Pick something you like, but stick with it for your own sanity.

My naming scheme is like this: master-slave. For this doc, we're using this like so:
"ns1.example.com-ns2.example.com". It's long, but you don't type it *THAT* much,
and the clarity is great later.

We're going to make a directory specifically for all of our keys. I use the same
one for DNSSEC signing keys and TSIG keys.

ns1$ sudo mkdir /var/named/etc/keys

Now let's generate the TSIG host key:

ns1$ cd /var/named/etc/keys
ns1$ dnssec-keygen -a HMAC-SHA512 -b 512 -n HOST -r /dev/urandom ns1.example.com-ns2.example.com

This generates a pair of files in the current directory, one ending in '.key' (public)
and the other in '.private' (...private, wouldn't have guessed it, right?). You need
to grab the contents of one field in the private key:

ns1$ grep '^Key' Kns1.example.com-ns2.example.com.+XXX+YYYYY.private

The relevant data is what's after ": ", a hash string. You need to add it to your BIND
config, which we'll do in a separate file, because clarity, mhm.

ns1$ vi /var/named/etc/tsig.keys

Make the contents of the file look like this:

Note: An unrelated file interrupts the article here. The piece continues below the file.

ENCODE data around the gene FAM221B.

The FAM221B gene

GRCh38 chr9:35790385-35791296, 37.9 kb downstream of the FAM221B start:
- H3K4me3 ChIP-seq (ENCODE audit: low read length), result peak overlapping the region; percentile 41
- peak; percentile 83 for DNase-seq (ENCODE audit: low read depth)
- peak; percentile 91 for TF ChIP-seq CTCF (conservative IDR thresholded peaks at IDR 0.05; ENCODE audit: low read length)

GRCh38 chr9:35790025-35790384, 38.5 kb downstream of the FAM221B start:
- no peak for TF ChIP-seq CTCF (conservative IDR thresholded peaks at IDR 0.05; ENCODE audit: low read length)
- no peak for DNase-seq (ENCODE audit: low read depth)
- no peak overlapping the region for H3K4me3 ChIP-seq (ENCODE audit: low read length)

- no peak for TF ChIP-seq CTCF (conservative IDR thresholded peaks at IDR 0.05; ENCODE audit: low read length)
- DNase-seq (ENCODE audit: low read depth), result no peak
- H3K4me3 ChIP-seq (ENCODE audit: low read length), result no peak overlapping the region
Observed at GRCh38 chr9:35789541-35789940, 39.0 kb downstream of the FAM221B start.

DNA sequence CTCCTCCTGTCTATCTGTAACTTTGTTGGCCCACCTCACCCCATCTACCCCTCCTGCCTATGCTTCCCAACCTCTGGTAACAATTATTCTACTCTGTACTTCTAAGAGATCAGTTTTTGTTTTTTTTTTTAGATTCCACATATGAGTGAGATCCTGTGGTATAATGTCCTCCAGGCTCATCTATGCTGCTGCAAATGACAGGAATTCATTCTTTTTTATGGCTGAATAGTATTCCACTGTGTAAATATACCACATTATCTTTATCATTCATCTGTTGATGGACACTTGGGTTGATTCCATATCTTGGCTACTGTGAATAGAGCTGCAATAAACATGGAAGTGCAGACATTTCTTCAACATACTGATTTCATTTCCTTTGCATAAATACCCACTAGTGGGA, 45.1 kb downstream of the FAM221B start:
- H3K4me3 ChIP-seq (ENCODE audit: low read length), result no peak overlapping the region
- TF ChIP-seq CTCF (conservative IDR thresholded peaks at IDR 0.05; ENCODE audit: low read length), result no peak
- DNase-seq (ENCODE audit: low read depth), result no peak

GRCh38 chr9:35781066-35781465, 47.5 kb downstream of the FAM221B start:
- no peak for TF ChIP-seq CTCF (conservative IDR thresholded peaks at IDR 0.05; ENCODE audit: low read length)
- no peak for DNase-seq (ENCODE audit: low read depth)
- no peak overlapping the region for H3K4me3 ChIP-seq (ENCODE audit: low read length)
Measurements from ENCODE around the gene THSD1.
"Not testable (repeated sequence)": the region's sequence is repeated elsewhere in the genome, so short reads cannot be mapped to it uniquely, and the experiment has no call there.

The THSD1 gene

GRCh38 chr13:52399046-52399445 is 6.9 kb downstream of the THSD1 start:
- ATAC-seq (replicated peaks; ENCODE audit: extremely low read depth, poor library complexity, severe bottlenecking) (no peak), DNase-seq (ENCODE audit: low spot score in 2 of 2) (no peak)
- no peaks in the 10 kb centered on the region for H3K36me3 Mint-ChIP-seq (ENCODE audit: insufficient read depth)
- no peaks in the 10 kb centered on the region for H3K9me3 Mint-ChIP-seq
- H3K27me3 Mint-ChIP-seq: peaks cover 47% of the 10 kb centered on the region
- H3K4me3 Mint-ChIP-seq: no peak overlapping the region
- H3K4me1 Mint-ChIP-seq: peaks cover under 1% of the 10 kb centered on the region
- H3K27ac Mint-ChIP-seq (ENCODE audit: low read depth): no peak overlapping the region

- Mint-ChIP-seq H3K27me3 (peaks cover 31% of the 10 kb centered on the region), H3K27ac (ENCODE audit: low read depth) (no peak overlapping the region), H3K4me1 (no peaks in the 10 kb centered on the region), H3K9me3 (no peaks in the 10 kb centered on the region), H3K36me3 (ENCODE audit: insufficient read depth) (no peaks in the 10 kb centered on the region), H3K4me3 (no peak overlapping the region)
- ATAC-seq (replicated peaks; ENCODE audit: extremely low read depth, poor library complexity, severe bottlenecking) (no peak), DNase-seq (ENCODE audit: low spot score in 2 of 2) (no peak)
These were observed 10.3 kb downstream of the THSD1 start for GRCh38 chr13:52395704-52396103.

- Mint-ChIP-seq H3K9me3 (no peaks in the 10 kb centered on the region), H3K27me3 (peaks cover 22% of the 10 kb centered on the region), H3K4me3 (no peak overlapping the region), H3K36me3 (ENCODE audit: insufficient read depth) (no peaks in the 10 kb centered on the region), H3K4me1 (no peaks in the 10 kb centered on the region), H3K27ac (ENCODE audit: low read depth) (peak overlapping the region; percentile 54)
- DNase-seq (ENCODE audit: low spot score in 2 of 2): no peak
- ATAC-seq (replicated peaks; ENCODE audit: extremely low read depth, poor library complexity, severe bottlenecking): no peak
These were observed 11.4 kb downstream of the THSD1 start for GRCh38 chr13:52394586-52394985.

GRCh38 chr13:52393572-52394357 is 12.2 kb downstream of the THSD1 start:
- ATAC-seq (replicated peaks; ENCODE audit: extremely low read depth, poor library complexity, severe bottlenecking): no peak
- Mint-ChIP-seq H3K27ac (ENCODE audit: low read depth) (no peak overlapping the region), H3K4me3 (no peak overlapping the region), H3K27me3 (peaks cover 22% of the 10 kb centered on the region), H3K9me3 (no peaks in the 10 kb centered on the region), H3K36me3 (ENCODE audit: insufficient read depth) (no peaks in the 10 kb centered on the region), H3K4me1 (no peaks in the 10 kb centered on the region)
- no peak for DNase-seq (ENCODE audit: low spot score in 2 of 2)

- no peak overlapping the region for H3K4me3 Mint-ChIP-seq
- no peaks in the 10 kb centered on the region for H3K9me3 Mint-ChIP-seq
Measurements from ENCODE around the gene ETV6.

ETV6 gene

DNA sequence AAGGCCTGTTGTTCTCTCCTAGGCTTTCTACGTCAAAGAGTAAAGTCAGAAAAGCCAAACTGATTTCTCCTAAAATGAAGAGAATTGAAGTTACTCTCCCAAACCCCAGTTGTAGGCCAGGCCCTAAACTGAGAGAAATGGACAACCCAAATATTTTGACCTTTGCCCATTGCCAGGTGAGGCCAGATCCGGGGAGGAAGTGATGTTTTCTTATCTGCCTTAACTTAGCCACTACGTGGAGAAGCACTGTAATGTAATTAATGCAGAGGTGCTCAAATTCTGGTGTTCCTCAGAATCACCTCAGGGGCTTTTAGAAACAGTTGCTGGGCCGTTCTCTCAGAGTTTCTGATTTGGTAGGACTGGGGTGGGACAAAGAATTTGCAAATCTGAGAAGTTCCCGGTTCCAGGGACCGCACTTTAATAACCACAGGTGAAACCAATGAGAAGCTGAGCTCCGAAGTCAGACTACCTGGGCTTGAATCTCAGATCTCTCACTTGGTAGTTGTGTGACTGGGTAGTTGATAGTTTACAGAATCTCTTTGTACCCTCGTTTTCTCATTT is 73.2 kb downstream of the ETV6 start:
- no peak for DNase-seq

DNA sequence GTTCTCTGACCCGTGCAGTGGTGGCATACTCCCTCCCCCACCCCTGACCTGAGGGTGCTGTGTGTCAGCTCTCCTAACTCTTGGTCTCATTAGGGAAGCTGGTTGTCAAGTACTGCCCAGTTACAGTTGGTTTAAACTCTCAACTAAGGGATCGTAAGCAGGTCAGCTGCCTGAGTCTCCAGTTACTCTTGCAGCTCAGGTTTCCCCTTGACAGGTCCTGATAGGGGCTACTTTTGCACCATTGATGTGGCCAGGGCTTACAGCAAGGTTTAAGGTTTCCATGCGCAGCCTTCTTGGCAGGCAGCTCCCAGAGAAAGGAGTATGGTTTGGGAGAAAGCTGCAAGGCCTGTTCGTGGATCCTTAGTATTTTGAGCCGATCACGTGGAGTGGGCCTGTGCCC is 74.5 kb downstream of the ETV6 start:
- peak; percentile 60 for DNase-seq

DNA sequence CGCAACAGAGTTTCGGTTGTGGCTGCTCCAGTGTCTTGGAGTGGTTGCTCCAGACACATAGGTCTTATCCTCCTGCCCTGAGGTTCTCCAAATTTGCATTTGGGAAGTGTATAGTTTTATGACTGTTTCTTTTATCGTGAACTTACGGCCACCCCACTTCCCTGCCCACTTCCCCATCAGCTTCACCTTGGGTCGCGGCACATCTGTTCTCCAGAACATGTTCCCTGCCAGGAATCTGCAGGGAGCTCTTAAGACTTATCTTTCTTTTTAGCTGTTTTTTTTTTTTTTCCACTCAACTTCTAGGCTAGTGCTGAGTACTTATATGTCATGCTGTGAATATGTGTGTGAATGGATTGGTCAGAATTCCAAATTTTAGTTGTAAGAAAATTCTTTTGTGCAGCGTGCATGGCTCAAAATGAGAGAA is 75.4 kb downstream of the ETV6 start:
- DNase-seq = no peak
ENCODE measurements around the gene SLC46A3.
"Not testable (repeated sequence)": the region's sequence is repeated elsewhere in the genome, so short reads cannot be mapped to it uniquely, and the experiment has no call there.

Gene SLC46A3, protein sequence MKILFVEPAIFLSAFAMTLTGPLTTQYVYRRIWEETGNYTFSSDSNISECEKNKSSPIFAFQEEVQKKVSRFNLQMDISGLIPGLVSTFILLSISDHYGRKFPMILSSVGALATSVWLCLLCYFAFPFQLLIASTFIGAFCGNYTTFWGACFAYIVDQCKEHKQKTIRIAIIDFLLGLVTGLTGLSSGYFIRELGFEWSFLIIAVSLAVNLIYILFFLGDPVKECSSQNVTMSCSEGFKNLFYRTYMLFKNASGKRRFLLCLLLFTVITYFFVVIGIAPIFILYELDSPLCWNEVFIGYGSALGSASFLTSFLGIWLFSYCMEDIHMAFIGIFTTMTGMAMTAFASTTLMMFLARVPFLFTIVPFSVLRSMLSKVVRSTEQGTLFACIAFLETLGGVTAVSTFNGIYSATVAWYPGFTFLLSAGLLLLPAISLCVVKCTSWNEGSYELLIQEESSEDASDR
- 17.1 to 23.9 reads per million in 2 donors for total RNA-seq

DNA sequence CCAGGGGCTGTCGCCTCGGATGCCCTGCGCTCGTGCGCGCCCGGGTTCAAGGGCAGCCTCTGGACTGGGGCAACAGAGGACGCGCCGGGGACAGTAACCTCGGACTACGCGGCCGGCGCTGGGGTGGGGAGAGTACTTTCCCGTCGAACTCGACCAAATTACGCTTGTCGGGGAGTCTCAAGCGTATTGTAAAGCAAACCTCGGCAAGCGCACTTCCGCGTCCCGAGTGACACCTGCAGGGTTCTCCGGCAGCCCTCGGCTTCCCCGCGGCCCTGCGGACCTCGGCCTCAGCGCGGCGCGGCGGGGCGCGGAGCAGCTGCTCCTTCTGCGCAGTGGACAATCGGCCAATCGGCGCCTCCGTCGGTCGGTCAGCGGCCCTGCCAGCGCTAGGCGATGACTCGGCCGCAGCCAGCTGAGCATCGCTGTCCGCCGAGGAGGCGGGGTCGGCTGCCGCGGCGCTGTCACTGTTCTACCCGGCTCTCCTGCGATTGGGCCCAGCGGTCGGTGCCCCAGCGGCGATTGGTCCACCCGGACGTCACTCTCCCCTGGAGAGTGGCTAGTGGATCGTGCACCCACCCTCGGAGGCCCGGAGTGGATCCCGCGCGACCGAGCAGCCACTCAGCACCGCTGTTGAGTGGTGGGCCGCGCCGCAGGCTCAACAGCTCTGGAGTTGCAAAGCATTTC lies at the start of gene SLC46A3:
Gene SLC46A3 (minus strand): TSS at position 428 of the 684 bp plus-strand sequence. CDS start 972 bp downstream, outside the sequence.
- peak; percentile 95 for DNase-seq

key "tsig-ns1.example.com-ns2.example.com" {
      algorithm HMAC-SHA512;
      secret "rEAllybiglongencryptedhashstringhmacsha512etcetcg==";

Now include this in your named.conf, in the global scope. If you went through with
the procedure way above of adding bind.keys, you can add it right around that.

include "etc/tsig.keys";

Now you can pick one of your zones and set it up with the new keys. Don't worry
about reloading the BIND config yet, we'll get there. Don't be hasty.
Find the zone config in named.conf, and find the "allow-transfer" section. There
should be an IP address there for ns2.example.com, and we're going to replace it
with the new TSIG key.

allow-transfer {
      key "tsig-ns1.example.com-ns2.example.com";

Now you may be hasty: restart BIND9 (or 'rndc reconfig'). The logs should show no
obvious errors, unless they were preexisting or you botched something just now.